- A roadmap to SANDAG’s transportation plans (Voice of San Diego)
- Feds reject Calif. request for education waiver (Sacramento Bee)
- Second audit of State Parks finds more mystery money (Sacramento Bee)
- 2,600 Medi-Cal cards sent to wrong families (Sacramento Bee)
- Lawmakers target key environmental law for overhaul (U-T San Diego)
- Pot farm boom slams Northern Calif. environment (Sacramento Bee)
- California farmers, residents to get more water (Sacramento Bee)
Read more for excerpts and links to full stories.
TICKETS NOW ON SALE FOR WATERSHED, AWARD-WINNING REDFORD FILM PREMIERE JULY 28 AT WATER CONSERVATION GARDEN
July 13, 2012 (San Diego’s East County) – A premiere screening of Watershed, will debut at the Water Conservation Garden at Cuyamaca College on July 28 at 8:15 p.m. Tickets go on sale today.
The film tells the story of threats to the once-mighty Colorado River—and offers solutions for the future of the American west. It is produced by the Redford Center, established by actor Robert Redford.
- Bill protects businesses from disability act suits (Sacramento Bee)
- Counties miss deadline to send ballots to overseas, military voters (California Watch)
- More water to be shipped to California; good news for avocado growers (North County Times)
- Fire Chief saves colleague’s life (NBC)
- AT&T opposes SDG&E wildfire recovery request (North County Times)
- Civic leader Jim Wieboldt drops out of race for La Mesa City Council (La Mesa Patch)
- Grossmont and Alvarado hospitals get B and C grades for safety (La Mesa Patch)
- Bullets fired in field hit close to residents, Hanson Elementary (Ramona Patch)
- Man Who Tried To Kill Wife Sentenced To Life In Prison (10 News)
By E.A. Barrera
May 23, 2012 (San Diego) -- Steve Danon has been active in Republican politics since his days as College Republican president at San Diego State University. He has worked for Republicans ranging from Supervisors Dianne Jacob and Ron Roberts to Congressman Brian Bilbray.
He is one of a new generation of youthful conservative leaders emerging in San Diego that include Assemblyman Nathan Fletcher and City Councilman Kevin Faulconer (both of whom have endorsed Danon).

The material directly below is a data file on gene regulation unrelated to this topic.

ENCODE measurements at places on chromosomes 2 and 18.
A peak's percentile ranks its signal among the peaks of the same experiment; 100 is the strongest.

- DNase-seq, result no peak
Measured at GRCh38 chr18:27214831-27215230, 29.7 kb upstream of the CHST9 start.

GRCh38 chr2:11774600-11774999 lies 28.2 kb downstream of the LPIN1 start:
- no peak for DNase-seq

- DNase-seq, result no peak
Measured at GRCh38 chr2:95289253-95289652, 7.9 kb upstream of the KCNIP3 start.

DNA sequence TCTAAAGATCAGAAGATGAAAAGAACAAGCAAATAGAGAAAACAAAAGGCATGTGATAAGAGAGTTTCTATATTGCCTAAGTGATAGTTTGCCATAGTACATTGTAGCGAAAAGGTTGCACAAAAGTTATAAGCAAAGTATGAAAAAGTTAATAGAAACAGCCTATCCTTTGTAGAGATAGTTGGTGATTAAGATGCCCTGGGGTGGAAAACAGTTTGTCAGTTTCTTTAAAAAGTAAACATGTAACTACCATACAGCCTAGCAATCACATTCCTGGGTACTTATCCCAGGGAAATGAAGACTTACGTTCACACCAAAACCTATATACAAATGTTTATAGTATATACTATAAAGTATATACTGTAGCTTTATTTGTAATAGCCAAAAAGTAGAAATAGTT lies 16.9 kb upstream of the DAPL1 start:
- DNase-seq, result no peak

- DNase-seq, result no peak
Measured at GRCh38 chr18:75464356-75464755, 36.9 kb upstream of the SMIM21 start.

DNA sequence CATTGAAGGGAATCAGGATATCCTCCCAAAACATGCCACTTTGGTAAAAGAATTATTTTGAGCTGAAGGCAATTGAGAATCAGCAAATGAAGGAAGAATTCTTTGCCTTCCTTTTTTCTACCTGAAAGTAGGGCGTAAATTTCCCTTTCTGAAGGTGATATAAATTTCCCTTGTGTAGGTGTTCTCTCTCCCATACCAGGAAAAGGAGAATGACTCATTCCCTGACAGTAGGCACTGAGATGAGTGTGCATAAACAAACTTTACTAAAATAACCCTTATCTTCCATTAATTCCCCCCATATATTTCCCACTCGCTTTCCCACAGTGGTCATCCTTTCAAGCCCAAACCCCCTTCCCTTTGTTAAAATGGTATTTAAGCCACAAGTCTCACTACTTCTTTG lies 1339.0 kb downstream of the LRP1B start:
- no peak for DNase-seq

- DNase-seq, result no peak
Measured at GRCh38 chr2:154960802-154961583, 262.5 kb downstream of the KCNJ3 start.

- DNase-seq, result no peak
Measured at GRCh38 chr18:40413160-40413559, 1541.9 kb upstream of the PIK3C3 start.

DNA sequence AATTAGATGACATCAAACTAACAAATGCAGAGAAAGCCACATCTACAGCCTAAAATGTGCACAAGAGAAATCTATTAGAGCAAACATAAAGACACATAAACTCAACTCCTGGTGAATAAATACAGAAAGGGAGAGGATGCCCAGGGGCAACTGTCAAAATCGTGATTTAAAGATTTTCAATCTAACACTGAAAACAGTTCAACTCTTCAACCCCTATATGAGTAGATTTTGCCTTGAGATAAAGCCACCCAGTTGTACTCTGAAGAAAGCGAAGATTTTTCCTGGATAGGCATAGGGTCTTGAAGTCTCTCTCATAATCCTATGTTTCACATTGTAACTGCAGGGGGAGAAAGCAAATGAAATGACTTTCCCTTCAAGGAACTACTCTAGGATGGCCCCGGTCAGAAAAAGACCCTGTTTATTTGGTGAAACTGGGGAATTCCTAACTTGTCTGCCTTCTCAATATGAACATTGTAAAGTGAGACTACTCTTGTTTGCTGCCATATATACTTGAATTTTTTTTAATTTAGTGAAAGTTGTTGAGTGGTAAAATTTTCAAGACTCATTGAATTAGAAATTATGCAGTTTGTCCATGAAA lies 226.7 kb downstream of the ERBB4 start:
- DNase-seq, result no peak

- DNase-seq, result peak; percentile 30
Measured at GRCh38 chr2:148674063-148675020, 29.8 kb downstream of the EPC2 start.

- Radiation from Japan disaster found along California coast (ABC)
- If California taxpayers paid up, state’s deficit would disappear (Sacramento Bee)
- High-stakes vote nears in California water waters (KPBS)
- California deer population declines as habitat disappears (Sacramento Bee)
- La Mesa, El Cajon to get armored vehicle (San Diego Union-Tribune)
- Program to help chronically homeless showing results (San Diego Union-Tribune)
- Abandoned orchards must be monitored for pests (Sacramento Bee)
- 15-year-old Santana High School student injured in crash awakens from coma (Santee Patch)
- U.S. says beware of ads placed by drug smugglers (San Diego Union-Tribune)
- El Cajon City Council fills vacancy (San Diego Union-Tribune)
- La Mesa home prices trending up (La Mesa Today)
- Feds misled by SoCal Edison on San Onofre changes, group says (KPBS)
LAKESIDE PLANNERS, RESIDENTS AWASH IN QUESTIONS FOR HELIX OFFICIALS OVER WATER RECLAMATION/SAND MINING PROJECT
"What about the complete loss of our lifestyle?" - Linda Hayes, Lakeside rancher
August 5, 2011 (Lakeside) – Mark Weston, General Manager, and Carlos Lugo, chief engineer for Helix Water District fielded heated questions at a Lakeside Planning Group meeting Wednesday night over the District's proposed El Monte Valley Mining, Reclamation, and Groundwater Recharge project.
Water, water everywhere: How San Diego Can Become Water Self-Sufficient—And Even Be a Water Exporter
A Commentary By Jim Bell
May 10, 2009 (San Diego)--Many experts are projecting doom and gloom, scenarios of decreasing water supplies and increasing cost, yet the San Diego/Tijuana Region can easily become renewable water self-sufficient and even become a net water exporter. Yes, that’s right. We can have plenty of water for drinking, showering, growing food and even swimming—with liquid assets to spare.